The Mummy Range was formed during the Laramide orogeny, which began about 70 million years ago and lasted approximately 30 million years. Multiple faults in the area were thrust upward, creating the beginnings of the range. After a period of much volcanic activity, 25 to 40 million years ago, the range and surrounding areas were buried under a thick blanket of volcanic ash. Over the last 25 million years, the range continued to rise, reaching it’s current elevation in the last few million years. All the while, the power of erosion sculpted the canyons and valleys. Climate changes beginning 1.8 million years ago changed the engine of erosion from water to ice and the era of the glaciers began.
The range shows much evidence of glaciation in the past but only remnants of the great glaciers are left today. Rowe Glacier, between Hagues Peak and Rowe Peak and a few “permanent” ice/snowfields are all that remain.
See Glaciers of Colorado for more info.

Southern Half-Rocky Mountain National Park

This portion contains the majority of the range’s high peaks, including all of it’s 13ers and the highest summit in the Mummies, Hagues Peak at 13,560 ft. Elevations range from 8,000 to over 13,500 feet.

 
Southern Mummy Range
Southern Mummy Range-Chapin, Chiquita, Ypsilon, Fairchild, Hagues & Mummy Mtn, from the Krueger Rock Trail
 
Chiquita, Ypsilon & Hagues Peak
Chiquita, Ypsilon & Hagues Peak-With an interesting looking "Swan" cloud above-From Beaver Meadows, RMNP.


 
Chapin Pass sign
Start of the trail to the summits.





Trailheads:
Chapin Pass-Primarily provides access to Chapin, Chiquita and Ypsilon. Also is the normal starting point for what’s known as Mummy Mania. This trailhead is usually accessible from early July until the first snows of Fall. Parking is very limited!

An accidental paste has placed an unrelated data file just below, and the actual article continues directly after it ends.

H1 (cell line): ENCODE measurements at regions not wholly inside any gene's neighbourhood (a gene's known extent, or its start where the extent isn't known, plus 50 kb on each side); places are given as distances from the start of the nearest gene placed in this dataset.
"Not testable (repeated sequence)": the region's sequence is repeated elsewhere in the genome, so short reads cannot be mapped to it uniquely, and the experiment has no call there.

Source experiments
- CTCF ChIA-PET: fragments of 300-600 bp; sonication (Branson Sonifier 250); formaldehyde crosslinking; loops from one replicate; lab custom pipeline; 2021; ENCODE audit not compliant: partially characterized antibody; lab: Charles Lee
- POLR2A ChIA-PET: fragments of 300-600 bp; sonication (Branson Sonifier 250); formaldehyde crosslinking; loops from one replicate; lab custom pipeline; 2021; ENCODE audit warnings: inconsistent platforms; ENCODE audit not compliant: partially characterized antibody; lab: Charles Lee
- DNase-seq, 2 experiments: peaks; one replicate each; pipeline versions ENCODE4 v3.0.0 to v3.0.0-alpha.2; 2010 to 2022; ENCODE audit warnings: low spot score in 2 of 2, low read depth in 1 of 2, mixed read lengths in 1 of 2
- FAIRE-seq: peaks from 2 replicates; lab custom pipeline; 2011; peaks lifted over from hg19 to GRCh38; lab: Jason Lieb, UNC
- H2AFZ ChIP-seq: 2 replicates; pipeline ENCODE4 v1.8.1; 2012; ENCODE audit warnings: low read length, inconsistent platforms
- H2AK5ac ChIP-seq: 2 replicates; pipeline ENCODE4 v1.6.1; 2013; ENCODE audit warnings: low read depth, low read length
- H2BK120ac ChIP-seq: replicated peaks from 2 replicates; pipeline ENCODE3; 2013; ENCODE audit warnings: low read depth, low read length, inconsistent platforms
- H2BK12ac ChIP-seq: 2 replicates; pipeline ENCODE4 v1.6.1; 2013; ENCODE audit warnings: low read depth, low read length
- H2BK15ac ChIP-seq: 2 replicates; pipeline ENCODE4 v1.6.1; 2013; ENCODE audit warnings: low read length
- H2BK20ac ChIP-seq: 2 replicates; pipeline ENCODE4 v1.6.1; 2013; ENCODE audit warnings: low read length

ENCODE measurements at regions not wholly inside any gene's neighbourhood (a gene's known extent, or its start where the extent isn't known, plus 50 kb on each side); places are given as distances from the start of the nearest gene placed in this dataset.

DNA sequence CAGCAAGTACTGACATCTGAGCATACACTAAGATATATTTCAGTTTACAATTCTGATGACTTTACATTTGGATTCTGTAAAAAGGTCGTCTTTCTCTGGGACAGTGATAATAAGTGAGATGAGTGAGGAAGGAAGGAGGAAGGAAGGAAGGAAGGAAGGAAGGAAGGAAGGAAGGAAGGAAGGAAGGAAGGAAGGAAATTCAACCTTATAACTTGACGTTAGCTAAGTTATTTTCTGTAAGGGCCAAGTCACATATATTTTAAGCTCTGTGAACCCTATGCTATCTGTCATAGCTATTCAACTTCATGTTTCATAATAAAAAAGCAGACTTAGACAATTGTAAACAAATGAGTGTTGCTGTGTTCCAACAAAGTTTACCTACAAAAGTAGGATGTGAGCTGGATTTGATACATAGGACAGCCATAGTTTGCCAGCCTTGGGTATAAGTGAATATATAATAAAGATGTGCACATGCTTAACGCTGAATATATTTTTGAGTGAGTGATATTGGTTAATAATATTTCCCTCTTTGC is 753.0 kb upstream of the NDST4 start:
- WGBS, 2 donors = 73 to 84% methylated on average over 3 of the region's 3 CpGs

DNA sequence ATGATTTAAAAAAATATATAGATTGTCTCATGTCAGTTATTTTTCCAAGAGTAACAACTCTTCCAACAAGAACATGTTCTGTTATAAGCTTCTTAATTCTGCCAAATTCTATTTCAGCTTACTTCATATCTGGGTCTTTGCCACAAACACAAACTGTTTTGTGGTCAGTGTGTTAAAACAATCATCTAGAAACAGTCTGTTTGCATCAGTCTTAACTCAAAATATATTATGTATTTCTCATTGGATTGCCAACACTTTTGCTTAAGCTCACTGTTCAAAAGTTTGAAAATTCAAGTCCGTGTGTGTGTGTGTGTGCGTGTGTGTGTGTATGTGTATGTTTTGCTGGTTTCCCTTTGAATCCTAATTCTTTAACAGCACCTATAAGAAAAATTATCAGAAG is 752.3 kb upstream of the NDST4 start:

Ypsilon
Ypsilon Mountain ~ Photo by Wlloyd


 
Spectacle Lakes viewed from...
Spectacle Lakes viewed from near the summit of Ypsilon. The left-hand ridge is Blitzen Ridge, and the right-hand is Donner Ridge. September 18, 2004 ~ Photo by RyanS
 
Fairchild Mountain
Fairchild Mountain with Ypsilon left, the Saddle right, Crystal and Lawn Lakes below-From Mummy Mountain


Peaks accessible from this trailhead include:
Mount Chapin 12,454
Mount Chiquita 13,069
Ypsilon Mountain 13,514
Also accessible:
Desolation Peaks 12,918
Fairchild Mountain 13,502
Hagues Peak 13,560
Mummy Mountain 13,425



















Lawn Lake- Provides access to the headwaters of the Roaring River and Ypsilon Lake. A number of backcountry campsites may also be reached via the Lawn Lake and Ypsilon Lake trails. This trailhead is accessible year round. Parking is usually available but can be limited at peak times.

Peaks include:
Fairchild Mountain
Hagues Peak
Mummy Mountain





























Lumpy Ridge- Gives access to some smaller peaks in the southern part of the range and provides a longer approach to the headwaters of the Roaring River via the Black Canyon trail. A few backcountry campsites are reachable from this trailhead as well. This trailhead is accessible year round. Parking is available but can be limited at peak times.

 
Dark Mountain from  The Gemstones
Dark Mountain from "The Gemstones" at the eastern end of Lumpy Ridge ~ Photo by Mountain Jim

Accessible peaks include:
McGregor Mountain 10,486
Dark Mountain 10,859
Bighorn Mountain 11,463
Mount Tileston 11,254
Mummy Mountain









Cow Creek-Not a primary access 
Bridal Veil Falls
Bridal Veil Falls on Cow Creek-June 15, 2016
point for the range’s higher peaks but does provide alternative access to the above mentioned Black Canyon trail and the North Fork/Lost Lake trails via the North Boundary trail. A few backcountry campsites are located along Cow Creek. This trailhead is normally accessible year round. Parking is very limited.

Accessible Peak:
Sheep Mountain 9,794